Countable and countable. I'm not sure I see the difference.

          Dense and not dense is the distinction that you could draw. P-smooth numbers
          are not dense in the integers, so neither are sets sharing gpfs.

          Phil

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        • joel.levenson
          Hi Phil ... numbers with the same gpf. gpf sets are infinite, and their union is the set of all integers greater than one, and their intersection is empty.
          Message 4 of 7 , Feb 3, 2007
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            Hi Phil

            > p-smooth sets are infinite for all p. Therefore so are sets of
            numbers with the same gpf.

            gpf sets are infinite, and their union is the set of all integers
            greater than one, and their intersection is empty.

            What interests me about organizing the integers in terms of their gpfs
            is that each one can be uniquely identified by its gpf and its
            position among the rest of the integers with that gpf (when they are
            placed in ascending order, for instance.) But a p-smooth number is
            also p-smooth for every prime greater or equal to p, so it isn't
            uniquely identified. (Payam suggested calling numbers with the same
            gpf "strictly p-smooth numbers" But, I think, from my point of view,
            it is simpler to think in terms of gpfs. Then you don't have to bring
            in any concepts beyond the fundamental theorem of arithmetic and the
            definition of "greatest.")

            I don't know if mapping the primes to the integers is interesting or
            useful, or how many ways it can be done, but this way caught my
            attention.

            > > lpf gpf
            > >
            > > 3 3
            > > 3*2 3*2*2 ... 2*3 3*3
            > > 3*3 3*3*3 ... 2*2*3 2*3*3 3*3*3
            > > 3*5 ...
            > > >
            >> lpf sets are n-dimensional, so to speak. gpf sets are two dimensional.

            > > Countable and countable. I'm not sure I see the difference.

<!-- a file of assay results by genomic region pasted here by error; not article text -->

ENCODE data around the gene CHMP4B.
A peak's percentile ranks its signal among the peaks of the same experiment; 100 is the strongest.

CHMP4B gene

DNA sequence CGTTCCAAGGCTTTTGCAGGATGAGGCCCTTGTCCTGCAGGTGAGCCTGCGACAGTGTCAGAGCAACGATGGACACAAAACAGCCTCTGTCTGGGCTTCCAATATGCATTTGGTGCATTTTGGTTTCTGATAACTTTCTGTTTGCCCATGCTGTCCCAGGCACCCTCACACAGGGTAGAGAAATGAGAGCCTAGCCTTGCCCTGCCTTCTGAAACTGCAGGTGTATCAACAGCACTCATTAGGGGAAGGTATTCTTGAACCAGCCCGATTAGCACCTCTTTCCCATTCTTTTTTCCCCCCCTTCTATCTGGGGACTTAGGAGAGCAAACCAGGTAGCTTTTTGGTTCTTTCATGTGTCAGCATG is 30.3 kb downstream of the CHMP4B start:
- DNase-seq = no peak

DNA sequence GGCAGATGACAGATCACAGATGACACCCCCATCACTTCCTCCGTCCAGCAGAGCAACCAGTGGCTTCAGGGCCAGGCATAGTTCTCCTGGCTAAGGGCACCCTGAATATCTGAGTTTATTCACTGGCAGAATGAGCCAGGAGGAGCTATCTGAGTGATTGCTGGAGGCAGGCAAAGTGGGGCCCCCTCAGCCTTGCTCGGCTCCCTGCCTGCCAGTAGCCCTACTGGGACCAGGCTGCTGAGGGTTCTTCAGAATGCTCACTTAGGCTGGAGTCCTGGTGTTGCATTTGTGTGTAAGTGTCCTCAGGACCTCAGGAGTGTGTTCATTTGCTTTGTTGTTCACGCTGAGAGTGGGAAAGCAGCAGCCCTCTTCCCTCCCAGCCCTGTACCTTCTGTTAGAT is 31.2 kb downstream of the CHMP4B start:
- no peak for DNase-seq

> > Dense and not dense is the distinction that you could draw.
            > > P-smooth numbers are not dense in the integers, so neither
            > > are sets sharing gpfs.

            (I was using n-dimensional sort of whimsically. I just meant that if
            you try to write out all the lpf numbers on a piece of paper you have
            to go off in all directions.)

            What I am interested in here is the combinatorial structure, involving
            subsets of gpf sets, defined by the number of "not necessarily
            distinct primes." There are an infinite number of these subsets,
            their union is the gpf set, and their intersection is the null set.
            But each one is finite, and the formula for how many elements there
            are in each set, where P(n) is the nth prime and r is the number of
            not necessarily distinct prime factors, is "n choose r with
            repetitions" which is C(n+r-1, n). So you can get a very simple
            structure associating the integers with the primes, and with a little
            manipulation you get these finite sets:

            {2}
            (4,3}
            {8, 6, 9, 5}
            (16, 12, 18, 27, 10, 15, 25, 7}

            This pattern goes on forever. Among other things, the nth set has
            2^(n-1) and contains P(n) and 2^n. The pattern of the other numbers
            has to do with the "not necessarily distinct prime factor" subsets.
            (My second post has enough detail to explain it adequately, I think.)

            I was just surprised to find so much structure, and have been
            exploring it as best I can.

            Thanks for your help! And your time. I'm sorry, I can't help being
            so wordy.